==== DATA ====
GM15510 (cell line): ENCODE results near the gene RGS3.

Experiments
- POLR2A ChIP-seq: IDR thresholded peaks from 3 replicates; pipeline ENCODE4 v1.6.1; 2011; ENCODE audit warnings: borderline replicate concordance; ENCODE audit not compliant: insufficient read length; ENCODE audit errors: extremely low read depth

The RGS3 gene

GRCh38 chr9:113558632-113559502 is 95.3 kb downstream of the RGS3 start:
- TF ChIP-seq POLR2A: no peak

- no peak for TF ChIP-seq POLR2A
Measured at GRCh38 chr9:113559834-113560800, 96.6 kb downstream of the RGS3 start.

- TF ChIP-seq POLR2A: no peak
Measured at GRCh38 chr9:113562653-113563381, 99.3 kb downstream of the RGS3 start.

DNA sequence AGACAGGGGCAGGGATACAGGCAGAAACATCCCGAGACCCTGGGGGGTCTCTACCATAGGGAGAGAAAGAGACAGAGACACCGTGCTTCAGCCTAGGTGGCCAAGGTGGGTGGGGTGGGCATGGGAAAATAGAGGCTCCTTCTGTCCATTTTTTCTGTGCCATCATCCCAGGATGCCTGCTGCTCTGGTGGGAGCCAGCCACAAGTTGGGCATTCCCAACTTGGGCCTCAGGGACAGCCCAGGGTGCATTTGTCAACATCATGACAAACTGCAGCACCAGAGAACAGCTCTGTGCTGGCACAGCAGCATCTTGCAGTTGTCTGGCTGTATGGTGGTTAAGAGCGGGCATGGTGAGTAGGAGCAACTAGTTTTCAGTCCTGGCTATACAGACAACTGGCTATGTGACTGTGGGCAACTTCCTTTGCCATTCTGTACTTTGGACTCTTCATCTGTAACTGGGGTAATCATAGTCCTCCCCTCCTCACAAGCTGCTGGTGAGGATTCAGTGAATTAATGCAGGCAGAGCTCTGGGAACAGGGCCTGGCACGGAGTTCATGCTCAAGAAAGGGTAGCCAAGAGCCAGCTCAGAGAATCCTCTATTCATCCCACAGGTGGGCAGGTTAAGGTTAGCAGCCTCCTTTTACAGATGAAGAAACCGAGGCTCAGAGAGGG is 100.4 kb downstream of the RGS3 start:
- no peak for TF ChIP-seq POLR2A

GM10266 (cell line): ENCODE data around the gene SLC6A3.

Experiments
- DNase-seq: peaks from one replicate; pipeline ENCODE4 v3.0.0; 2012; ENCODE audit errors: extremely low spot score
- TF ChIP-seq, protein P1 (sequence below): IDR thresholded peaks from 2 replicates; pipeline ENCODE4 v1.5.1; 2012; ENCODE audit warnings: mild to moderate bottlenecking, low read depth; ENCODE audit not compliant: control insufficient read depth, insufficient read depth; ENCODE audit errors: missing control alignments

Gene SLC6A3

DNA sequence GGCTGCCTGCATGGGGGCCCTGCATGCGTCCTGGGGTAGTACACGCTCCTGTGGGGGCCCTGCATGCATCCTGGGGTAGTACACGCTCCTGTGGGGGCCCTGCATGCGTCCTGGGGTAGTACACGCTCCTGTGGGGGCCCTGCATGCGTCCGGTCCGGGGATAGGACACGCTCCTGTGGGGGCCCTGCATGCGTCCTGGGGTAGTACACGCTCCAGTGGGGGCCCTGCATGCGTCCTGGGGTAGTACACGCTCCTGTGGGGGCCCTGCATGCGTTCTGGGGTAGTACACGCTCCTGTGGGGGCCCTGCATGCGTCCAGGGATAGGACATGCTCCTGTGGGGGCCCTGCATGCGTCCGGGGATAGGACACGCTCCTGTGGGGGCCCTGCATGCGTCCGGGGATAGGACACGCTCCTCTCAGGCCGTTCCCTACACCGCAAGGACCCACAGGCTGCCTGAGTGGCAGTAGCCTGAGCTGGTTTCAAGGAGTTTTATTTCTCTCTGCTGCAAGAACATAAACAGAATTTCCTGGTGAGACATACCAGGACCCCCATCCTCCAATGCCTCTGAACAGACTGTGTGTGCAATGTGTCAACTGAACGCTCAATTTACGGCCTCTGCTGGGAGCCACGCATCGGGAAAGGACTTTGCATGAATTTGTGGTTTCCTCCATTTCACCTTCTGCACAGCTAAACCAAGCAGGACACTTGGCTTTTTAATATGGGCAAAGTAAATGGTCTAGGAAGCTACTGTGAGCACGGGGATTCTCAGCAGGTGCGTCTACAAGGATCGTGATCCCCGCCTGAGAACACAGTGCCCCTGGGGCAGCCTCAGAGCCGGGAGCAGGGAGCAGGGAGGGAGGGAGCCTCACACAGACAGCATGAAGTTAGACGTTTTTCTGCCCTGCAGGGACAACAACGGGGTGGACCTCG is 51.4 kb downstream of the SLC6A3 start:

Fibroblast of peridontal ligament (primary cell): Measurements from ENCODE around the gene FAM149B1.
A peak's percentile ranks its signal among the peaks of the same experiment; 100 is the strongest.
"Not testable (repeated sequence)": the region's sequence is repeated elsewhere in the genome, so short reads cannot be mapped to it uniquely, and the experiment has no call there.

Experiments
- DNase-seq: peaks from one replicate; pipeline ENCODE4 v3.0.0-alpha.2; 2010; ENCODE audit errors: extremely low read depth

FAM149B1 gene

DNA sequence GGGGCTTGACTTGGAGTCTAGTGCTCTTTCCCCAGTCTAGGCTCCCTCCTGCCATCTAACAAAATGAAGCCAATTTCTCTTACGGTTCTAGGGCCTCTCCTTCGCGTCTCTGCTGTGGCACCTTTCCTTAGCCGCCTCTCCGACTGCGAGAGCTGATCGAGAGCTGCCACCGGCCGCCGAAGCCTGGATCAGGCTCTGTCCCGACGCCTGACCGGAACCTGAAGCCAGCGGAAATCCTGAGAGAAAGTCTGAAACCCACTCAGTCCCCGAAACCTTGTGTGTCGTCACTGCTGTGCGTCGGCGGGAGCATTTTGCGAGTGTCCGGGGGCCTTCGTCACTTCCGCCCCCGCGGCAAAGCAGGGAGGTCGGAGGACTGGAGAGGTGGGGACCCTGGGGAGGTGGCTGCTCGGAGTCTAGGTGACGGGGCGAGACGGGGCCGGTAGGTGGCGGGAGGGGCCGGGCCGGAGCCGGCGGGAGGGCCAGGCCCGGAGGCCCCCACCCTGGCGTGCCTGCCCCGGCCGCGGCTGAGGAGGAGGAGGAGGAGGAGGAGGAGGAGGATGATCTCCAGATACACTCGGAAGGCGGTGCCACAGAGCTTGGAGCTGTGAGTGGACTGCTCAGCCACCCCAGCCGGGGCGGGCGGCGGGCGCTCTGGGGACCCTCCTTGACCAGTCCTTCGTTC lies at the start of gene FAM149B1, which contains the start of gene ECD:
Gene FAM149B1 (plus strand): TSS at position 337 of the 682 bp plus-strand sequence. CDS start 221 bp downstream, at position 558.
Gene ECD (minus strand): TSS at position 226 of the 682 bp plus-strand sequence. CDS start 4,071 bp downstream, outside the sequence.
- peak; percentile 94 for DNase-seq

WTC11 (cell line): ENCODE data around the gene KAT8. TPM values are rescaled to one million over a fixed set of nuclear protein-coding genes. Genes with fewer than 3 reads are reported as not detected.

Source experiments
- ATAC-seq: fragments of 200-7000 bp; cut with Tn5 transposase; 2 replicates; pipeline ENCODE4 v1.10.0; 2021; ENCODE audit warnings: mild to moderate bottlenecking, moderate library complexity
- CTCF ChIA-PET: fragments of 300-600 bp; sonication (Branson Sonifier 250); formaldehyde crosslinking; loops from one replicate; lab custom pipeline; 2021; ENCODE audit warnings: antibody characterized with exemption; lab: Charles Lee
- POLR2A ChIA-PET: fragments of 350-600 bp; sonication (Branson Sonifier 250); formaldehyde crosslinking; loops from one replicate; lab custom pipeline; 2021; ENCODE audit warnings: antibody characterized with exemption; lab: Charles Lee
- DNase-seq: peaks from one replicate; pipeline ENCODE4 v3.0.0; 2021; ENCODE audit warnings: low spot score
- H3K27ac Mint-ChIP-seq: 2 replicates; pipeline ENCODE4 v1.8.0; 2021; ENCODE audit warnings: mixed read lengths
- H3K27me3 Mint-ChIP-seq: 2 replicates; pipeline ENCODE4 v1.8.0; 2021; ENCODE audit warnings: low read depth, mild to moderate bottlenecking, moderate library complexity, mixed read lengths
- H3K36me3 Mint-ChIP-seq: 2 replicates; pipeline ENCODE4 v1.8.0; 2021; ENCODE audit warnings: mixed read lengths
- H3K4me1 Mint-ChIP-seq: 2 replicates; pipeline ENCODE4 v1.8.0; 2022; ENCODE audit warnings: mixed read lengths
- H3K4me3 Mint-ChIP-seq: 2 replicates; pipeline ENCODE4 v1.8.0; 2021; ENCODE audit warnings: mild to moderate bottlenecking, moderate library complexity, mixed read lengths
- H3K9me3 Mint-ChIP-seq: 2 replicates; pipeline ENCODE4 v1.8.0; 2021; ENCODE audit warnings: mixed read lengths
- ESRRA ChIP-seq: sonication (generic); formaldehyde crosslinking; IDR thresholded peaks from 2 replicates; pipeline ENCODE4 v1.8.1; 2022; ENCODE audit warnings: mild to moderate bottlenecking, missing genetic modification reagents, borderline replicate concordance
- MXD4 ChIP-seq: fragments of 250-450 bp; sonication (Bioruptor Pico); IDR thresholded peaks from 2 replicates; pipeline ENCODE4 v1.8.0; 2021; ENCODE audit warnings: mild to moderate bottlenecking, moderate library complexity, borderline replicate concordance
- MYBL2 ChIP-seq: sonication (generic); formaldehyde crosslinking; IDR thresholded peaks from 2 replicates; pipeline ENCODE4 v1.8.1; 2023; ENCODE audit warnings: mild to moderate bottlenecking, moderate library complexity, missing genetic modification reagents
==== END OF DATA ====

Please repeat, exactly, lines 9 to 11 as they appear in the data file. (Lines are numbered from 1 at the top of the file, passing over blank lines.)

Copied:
- TF ChIP-seq POLR2A: no peak
Measured at GRCh38 chr9:113562653-113563381, 99.3 kb downstream of the RGS3 start.

DNA sequence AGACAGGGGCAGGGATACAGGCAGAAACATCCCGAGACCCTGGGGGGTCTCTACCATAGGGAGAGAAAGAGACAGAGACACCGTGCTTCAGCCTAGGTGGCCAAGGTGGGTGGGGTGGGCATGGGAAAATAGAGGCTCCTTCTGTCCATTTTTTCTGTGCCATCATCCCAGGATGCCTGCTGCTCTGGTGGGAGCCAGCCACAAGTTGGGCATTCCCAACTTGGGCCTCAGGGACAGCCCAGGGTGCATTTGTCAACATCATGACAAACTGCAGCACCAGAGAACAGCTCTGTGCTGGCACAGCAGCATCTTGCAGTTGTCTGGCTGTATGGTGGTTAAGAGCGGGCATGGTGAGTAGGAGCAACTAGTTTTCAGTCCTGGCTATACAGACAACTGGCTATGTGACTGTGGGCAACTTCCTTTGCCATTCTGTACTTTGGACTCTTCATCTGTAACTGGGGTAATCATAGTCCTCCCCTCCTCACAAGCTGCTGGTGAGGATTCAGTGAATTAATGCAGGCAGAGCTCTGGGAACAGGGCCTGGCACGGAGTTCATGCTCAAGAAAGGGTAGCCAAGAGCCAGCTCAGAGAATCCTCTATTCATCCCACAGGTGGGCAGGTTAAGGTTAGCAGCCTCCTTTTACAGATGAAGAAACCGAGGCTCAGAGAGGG is 100.4 kb downstream of the RGS3 start: